By James Walvin
The autobiography of Olaudah Equiano, a well-liked African in past due 18th-century Britain, is quoted, anthologized and interpreted in dozens of books and articles. greater than any unmarried modern, Equiano speaks for the destiny of thousands of Africans within the period of the transatlantic slave alternate. This examine makes an attempt to create a rounded portrait of the fellow at the back of the literary snapshot, and to review Equiano within the context of Atlantic slavery.
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Extra info for African's Life, 1745-1797 (The Black Atlantic Series)
In this violent environment, where human and physical outrages of the most appalling kind were the stuff of everyday shipboard life, slaves were as fearful as they were sick and depressed. The more Equiano saw of the crew's violence, the more afraid he grew of them. 15 Of course, writing in 1789, Equiano (like other abolitionists) was keen to highlight such violence, knowing it would outrage his readership. When the slave captain felt he had enough slaves packed below, or when he had lingered long enough (balancing risks to his crew versus possible future slave purchases), the ship headed into the Atlantic, hoping for a speedy, trouble-free passage.
For the survivors of the Atlantic crossing, landfall must have seemed a mixed blessing. The terrors of the last few weeks were quickly replaced by new alarms and worries. Equiano's ship made landfall in Barbados, the most easterly of the Caribbean islands. When the crew first caught sight of the island, 'the whites on board gave a great shout and made many signs of joy to us'. We can only guess what went through the Africans' minds: relief that the horrors of the crossing were coming to an end, apprehension about the future?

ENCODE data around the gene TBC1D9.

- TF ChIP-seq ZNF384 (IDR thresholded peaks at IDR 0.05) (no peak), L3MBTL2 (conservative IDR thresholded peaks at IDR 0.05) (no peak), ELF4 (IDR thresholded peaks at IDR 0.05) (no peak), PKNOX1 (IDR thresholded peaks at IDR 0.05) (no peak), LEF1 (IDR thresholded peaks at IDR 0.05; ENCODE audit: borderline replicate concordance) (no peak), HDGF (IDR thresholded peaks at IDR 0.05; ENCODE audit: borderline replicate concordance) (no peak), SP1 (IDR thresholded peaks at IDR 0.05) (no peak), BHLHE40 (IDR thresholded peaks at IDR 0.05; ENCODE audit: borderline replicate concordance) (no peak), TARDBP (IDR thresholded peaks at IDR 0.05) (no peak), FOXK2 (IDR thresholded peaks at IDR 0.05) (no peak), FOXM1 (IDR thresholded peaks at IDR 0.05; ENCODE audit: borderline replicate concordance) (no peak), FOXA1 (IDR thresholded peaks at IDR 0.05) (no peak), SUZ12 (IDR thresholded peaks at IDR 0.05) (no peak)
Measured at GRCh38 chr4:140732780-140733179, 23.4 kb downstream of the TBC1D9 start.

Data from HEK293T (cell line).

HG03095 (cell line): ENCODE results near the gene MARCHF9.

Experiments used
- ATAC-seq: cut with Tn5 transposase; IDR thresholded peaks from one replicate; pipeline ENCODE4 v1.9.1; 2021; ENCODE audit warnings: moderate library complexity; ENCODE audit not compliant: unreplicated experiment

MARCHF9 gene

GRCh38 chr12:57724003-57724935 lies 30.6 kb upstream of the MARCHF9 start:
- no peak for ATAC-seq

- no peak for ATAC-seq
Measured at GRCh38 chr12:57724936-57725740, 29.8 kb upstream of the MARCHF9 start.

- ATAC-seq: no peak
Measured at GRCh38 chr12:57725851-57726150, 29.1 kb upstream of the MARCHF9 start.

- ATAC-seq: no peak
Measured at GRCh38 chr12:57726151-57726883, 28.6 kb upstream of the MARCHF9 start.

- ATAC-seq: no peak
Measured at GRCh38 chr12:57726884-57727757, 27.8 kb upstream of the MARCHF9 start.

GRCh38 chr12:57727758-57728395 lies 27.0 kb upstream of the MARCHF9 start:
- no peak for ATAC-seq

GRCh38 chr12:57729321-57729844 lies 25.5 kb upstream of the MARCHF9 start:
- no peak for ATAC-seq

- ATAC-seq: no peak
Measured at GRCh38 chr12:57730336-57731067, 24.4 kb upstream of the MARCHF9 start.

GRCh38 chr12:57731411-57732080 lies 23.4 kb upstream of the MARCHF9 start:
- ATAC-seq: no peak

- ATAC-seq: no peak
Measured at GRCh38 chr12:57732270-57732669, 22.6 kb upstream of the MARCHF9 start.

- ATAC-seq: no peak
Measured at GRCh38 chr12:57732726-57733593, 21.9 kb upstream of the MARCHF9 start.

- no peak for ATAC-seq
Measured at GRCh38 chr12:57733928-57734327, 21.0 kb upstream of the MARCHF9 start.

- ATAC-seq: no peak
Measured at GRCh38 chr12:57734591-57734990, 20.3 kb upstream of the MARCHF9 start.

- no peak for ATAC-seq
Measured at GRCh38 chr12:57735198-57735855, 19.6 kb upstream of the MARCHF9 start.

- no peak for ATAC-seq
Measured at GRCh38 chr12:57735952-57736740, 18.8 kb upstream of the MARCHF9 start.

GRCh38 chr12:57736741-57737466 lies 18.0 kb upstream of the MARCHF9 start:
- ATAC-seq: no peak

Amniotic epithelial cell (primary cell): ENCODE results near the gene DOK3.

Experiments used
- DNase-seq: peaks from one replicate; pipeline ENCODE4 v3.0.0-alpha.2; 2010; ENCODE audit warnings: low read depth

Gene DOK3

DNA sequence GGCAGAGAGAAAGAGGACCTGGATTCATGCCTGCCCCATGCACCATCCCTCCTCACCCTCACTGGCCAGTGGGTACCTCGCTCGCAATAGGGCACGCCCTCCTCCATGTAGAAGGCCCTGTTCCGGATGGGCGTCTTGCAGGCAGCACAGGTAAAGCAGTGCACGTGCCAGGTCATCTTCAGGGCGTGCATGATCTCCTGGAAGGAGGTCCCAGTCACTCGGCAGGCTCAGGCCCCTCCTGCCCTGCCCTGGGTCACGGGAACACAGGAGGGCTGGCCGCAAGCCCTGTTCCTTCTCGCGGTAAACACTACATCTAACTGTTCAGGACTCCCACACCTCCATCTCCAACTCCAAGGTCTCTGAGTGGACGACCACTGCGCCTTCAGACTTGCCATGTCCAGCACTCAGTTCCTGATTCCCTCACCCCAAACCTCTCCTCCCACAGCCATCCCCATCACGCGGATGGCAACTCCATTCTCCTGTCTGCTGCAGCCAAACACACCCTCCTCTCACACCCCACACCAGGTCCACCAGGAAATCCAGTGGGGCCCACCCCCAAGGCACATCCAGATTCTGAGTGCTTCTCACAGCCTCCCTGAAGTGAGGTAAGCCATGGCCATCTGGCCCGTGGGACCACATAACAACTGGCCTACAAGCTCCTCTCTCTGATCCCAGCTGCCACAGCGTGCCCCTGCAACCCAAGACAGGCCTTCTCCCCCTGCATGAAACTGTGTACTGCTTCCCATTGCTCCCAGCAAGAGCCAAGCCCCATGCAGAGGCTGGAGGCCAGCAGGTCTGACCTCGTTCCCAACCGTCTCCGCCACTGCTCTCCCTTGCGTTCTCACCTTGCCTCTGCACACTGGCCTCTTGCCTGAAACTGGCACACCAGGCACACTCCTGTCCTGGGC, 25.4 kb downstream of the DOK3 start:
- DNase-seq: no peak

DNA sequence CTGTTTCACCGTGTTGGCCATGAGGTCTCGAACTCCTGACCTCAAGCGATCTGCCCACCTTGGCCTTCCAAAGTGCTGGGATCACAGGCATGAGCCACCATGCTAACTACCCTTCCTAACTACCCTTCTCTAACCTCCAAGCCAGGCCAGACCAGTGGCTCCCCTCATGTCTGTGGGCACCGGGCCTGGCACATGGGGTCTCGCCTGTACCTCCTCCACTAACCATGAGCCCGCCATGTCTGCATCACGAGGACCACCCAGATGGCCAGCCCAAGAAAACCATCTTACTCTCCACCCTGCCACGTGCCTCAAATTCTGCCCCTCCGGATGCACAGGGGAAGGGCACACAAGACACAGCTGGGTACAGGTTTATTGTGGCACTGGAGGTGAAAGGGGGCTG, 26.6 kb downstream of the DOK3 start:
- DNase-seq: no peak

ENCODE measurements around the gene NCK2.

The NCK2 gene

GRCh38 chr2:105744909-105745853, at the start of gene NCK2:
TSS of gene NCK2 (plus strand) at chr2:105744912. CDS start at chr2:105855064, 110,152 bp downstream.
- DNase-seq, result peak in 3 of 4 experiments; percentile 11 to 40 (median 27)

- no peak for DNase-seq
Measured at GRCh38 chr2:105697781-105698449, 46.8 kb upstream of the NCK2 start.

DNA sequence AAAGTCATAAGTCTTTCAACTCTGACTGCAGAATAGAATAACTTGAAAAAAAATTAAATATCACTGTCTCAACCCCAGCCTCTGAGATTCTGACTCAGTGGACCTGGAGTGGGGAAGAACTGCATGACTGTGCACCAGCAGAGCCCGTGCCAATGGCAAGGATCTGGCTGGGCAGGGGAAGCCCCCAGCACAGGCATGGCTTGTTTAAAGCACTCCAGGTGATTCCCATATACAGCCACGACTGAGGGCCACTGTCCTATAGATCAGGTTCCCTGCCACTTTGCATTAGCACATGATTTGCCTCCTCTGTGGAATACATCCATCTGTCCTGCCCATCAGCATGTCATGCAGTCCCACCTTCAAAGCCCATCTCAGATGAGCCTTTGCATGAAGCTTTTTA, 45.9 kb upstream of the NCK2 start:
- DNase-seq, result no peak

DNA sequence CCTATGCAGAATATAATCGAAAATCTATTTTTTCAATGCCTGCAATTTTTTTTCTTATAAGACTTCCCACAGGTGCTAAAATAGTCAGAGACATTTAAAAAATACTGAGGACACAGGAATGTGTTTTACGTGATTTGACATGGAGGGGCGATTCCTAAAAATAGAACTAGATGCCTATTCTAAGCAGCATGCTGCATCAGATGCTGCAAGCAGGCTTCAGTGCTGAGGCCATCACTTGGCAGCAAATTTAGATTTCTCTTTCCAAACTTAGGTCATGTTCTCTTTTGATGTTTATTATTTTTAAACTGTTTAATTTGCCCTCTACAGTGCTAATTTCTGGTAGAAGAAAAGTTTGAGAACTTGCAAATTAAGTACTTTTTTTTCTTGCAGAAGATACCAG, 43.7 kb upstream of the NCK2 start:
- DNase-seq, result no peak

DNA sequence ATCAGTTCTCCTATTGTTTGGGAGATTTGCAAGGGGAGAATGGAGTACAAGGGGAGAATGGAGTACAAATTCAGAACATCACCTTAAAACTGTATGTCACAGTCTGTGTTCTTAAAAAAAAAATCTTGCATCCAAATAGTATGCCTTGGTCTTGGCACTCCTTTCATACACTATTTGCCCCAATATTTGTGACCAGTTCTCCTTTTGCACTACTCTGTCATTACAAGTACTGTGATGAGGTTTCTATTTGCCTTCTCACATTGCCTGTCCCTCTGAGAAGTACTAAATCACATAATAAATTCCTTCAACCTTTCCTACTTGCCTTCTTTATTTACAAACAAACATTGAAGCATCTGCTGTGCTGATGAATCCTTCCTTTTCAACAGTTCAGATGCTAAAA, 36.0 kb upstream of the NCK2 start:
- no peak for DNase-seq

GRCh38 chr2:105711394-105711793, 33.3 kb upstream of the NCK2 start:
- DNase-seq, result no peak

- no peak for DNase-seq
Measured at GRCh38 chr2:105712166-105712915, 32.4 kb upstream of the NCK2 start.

All bonds of friendship, camaraderie and family were destroyed in the confused and violent lunges of the buyers. ' In Africa, on the African coast, at landfall and later throughout the slave colonies (especially in the USA in the nineteenth century) such family break-ups remain among the most distressing of slave stories. From one slave society to another, contemporary accounts echo with the grief of separated loved ones; leaving for different Barbados plantations in Equiano's presence in 1756 or for the US frontier a century later.
African's Life, 1745-1797 (The Black Atlantic Series) by James Walvin